ANDERSON, S.C. (FOX Carolina) - The passing of actor Chadwick Boseman rocked Hollywood Friday night. Celebrities, actors, and more expressed shock and condolences after the 43-year-old passed away from a four-year-long battle with colon cancer. The actor's battle with the disease had not been made public, and his own family used his Twitter account to confirm the battle went on during filming for a handful of projects.
The shockwave of Boseman's passing extends beyond a dedicated fanbase and Hollywood. Outside of the silver screen, an Upstate community feels this loss.
FROM THE ELECTRIC CITY TO THE SILVER SCREEN
Boseman was born and raised in Anderson, South Carolina. He played basketball for T.L. Hanna High School and graduated from there in 1995. He then went on to attend Howard University, earning his Bachelor of Fine Arts in Directing there before moving on to the British American Drama Academy in Oxford, England. However, he never forgot his roots and was still tied to the Anderson community.
Along the way, Boseman grew in cinema, landing several roles on television, and making his breakthrough portraying barrier-breaking baseball player Jackie Robinson in "42" in 2013 and Supreme Court justice Thurgood Marshall in "Thurgood" in 2017. We profiled Boseman's rise to Hollywood as a household name in 2013 as Robinson and in 2014 ahead of the release of "Get On Up", where he portrayed legendary singer James Brown.
In 2018, we again saw Boseman's impact on his hometown. Shale Remien reached out to a local pastor who reacted to Boseman taking on the character of T'Challa in Marvel's "Black Panther" that year.
Boseman made history as part of a cast and crew that brought Marvel Studios' first Oscars win with "Black Panther" as Best Picture in 2019. The film also took home Best Original Sore, Best Costume Design, and Best Production Design.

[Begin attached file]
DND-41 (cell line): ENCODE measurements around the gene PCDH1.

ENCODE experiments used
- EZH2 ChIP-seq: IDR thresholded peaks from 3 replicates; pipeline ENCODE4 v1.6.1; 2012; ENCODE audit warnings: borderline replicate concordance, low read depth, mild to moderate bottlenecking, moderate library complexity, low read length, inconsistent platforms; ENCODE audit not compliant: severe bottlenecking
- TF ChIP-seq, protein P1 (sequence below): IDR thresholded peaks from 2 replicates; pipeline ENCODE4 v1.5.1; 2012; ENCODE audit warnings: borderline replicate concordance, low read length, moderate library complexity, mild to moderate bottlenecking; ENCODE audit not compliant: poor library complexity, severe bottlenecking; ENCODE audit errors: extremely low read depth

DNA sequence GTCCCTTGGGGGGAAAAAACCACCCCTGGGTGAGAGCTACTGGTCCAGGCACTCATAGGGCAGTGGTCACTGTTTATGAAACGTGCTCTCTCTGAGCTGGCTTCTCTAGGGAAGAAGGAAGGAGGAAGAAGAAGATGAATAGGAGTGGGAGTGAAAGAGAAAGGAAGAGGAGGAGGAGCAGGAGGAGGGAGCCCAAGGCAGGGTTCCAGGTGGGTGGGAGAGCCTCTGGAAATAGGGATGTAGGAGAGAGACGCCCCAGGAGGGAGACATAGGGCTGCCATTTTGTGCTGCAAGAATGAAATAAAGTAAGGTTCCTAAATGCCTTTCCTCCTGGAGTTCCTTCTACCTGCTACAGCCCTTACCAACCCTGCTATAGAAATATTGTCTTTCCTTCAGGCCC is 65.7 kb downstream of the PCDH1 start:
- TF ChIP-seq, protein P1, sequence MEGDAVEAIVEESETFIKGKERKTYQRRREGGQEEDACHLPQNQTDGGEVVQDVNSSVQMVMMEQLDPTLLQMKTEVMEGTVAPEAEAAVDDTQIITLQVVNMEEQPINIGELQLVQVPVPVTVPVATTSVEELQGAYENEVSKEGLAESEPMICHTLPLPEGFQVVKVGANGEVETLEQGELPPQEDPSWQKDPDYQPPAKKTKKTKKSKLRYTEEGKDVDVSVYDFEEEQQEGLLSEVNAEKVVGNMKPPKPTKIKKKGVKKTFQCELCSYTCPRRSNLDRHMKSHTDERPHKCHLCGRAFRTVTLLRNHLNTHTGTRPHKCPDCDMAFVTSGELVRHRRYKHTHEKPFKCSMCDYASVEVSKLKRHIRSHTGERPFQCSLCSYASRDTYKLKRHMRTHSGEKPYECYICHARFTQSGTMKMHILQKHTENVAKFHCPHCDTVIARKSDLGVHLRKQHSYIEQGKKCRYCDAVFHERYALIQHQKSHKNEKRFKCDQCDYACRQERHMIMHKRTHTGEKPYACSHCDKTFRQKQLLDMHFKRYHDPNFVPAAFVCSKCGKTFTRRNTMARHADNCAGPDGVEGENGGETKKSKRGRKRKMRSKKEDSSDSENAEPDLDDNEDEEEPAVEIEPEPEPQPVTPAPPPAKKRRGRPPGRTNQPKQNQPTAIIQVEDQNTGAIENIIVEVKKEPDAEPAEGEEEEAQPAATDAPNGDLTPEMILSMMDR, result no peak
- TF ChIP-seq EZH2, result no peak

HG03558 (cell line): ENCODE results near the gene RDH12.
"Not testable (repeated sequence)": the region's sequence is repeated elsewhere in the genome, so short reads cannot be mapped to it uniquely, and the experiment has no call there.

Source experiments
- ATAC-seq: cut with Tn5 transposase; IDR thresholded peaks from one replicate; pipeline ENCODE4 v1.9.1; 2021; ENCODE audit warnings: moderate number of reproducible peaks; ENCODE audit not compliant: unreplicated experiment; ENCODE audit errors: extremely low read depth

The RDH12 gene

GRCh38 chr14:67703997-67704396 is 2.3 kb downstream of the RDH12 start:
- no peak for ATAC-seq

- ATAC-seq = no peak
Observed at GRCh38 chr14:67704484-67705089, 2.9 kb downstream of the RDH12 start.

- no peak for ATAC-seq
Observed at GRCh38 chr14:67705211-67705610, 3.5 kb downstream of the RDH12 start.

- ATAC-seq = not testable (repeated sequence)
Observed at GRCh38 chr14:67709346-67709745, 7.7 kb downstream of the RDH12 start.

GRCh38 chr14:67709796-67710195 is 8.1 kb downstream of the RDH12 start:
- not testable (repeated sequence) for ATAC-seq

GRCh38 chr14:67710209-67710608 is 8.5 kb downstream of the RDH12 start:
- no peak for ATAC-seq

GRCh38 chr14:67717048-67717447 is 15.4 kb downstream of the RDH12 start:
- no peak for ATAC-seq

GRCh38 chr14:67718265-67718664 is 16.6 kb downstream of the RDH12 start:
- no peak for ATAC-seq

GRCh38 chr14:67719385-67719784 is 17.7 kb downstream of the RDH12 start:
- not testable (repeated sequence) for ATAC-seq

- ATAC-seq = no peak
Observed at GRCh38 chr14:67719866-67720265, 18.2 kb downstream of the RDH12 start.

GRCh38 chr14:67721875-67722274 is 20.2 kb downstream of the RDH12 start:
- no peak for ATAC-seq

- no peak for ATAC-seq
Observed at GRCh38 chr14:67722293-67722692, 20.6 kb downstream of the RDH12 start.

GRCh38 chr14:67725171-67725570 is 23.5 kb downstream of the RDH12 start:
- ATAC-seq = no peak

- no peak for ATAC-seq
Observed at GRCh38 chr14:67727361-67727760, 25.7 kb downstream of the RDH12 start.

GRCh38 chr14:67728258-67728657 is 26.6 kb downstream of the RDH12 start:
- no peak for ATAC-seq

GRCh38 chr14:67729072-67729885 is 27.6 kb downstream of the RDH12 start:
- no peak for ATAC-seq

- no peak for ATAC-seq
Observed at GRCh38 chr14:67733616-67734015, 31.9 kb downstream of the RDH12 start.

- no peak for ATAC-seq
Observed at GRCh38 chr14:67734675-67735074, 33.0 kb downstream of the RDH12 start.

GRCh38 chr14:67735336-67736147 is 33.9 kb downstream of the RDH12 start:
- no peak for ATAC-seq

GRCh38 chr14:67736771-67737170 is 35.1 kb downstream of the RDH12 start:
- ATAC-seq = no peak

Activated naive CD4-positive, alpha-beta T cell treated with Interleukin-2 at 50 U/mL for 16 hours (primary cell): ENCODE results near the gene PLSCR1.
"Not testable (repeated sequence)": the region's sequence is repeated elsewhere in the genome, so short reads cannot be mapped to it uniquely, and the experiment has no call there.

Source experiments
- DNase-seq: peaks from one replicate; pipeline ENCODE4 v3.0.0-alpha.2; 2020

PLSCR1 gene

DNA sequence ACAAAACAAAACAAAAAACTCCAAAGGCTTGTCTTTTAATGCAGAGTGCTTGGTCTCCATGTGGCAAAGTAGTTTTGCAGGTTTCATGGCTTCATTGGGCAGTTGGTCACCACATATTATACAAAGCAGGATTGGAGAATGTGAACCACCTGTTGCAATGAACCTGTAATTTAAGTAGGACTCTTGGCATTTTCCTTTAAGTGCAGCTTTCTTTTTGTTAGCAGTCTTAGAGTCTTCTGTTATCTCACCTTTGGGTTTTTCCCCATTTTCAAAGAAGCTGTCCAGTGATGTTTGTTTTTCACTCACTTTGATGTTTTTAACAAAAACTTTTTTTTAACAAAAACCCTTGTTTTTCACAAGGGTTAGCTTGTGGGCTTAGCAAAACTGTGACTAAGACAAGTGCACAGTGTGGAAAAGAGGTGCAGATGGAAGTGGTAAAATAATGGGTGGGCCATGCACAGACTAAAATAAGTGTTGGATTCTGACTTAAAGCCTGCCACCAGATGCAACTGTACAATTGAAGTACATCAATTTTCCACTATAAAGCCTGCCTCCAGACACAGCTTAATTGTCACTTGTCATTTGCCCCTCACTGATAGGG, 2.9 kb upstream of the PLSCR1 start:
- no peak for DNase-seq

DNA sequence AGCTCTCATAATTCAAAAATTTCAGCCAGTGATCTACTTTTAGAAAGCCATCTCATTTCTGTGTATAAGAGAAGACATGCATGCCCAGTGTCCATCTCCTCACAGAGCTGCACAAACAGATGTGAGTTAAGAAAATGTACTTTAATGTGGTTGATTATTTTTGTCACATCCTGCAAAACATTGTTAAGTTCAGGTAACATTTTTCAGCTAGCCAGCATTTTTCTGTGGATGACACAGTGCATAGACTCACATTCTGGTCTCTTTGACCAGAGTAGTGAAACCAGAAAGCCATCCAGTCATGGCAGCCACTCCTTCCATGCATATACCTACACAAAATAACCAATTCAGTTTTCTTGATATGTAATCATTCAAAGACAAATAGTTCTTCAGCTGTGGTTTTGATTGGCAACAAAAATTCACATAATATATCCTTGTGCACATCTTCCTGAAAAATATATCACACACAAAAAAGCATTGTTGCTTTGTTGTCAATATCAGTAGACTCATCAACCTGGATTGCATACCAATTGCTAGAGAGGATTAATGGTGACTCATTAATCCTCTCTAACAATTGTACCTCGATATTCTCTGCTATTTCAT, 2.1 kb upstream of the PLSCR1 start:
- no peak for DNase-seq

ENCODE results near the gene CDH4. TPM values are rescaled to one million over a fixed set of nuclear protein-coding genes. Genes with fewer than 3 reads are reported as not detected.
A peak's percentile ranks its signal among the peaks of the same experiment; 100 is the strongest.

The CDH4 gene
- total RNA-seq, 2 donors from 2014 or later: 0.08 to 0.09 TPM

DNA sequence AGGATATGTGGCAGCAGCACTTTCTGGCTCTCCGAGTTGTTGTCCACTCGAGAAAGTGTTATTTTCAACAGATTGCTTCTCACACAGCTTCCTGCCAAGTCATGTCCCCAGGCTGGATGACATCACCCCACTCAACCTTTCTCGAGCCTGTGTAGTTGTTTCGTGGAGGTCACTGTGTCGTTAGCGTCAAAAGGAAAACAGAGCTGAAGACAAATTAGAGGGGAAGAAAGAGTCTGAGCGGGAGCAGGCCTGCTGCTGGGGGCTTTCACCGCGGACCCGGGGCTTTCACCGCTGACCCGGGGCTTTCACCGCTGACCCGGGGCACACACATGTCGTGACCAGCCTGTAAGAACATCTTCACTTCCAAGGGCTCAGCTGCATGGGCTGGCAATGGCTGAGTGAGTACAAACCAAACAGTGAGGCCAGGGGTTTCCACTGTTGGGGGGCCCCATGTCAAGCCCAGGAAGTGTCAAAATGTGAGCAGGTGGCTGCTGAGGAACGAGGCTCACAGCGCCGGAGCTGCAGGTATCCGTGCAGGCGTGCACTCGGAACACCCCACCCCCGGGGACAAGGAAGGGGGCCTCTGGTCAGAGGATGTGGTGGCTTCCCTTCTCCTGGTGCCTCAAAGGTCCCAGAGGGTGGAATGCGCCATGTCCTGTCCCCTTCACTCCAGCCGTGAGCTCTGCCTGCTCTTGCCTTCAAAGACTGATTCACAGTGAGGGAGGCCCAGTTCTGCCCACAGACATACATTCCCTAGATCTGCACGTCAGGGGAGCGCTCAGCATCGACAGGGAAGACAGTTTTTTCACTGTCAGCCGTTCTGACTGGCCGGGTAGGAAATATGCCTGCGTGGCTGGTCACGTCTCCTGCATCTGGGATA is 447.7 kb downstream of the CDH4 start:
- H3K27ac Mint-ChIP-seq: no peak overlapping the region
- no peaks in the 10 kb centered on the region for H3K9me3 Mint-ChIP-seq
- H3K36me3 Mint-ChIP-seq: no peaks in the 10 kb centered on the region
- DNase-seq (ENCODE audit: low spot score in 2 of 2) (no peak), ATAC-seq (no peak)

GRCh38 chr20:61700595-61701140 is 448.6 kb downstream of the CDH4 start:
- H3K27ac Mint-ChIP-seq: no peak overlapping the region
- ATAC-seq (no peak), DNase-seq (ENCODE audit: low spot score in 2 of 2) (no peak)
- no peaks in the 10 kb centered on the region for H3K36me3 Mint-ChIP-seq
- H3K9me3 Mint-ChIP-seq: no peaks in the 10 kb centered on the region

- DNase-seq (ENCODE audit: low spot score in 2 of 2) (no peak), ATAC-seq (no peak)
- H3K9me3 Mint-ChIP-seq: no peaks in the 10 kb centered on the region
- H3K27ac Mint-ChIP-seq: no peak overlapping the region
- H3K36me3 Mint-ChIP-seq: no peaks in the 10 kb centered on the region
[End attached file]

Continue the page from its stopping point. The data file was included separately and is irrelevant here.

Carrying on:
Boseman, of course, wasn't done; in 2019, we profiled him when his action thriller "21 Bridges" premiered, in which he also produced.
Of course, with Boseman's passing came a shocking revelation: during all of his recent films from 2016 onward, he was battling colon cancer. The actor had never revealed this to the public, which took the world by surprise when his family announced his passing.
THE CAROLINAS REACT
Shortly after his passing, Anderson District 5 released a statement:
Anderson Five and TL Hanna are shocked and saddened by the news, and our thoughts are with his family during this difficult time. People know of his impact on the big screen, but his legacy will also live on in those who he touched in the Anderson community.
Boseman passed at his home in Los Angeles, with his wife and family at his side.
South Carolina senator Tim Scott also expressed his condolences on Twitter.
Fellow actor Mark Ruffalo, who worked with Boseman in the two most recent "Avengers" movies from Marvel, offered his own grief.
All I have to say is the tragedies amassing this year have only been made more profound by the loss of #ChadwickBoseman. What a man, and what an immense talent. Brother, you were one of the all time greats and your greatness was only beginning. Lord love ya. Rest in power, King.— Mark Ruffalo (@MarkRuffalo) August 29, 2020
Beyond cinema, Buffalo Bills defensive end and Clemson alum Shaq Lawson shared Boseman's passing shocked him as well. The Carolina Panthers also tweeted a consoling message Friday night.
This hit home, South Carolina legend. R.I.P 🙏🏿 https://t.co/E5MmnU5raZ— Shaq Lawson (@Shaq_Lawson90) August 29, 2020
South Carolina lost one of it’s brightest stars. You made us proud. https://t.co/xyRVbNG6ut— Carolina Panthers (@Panthers) August 29, 2020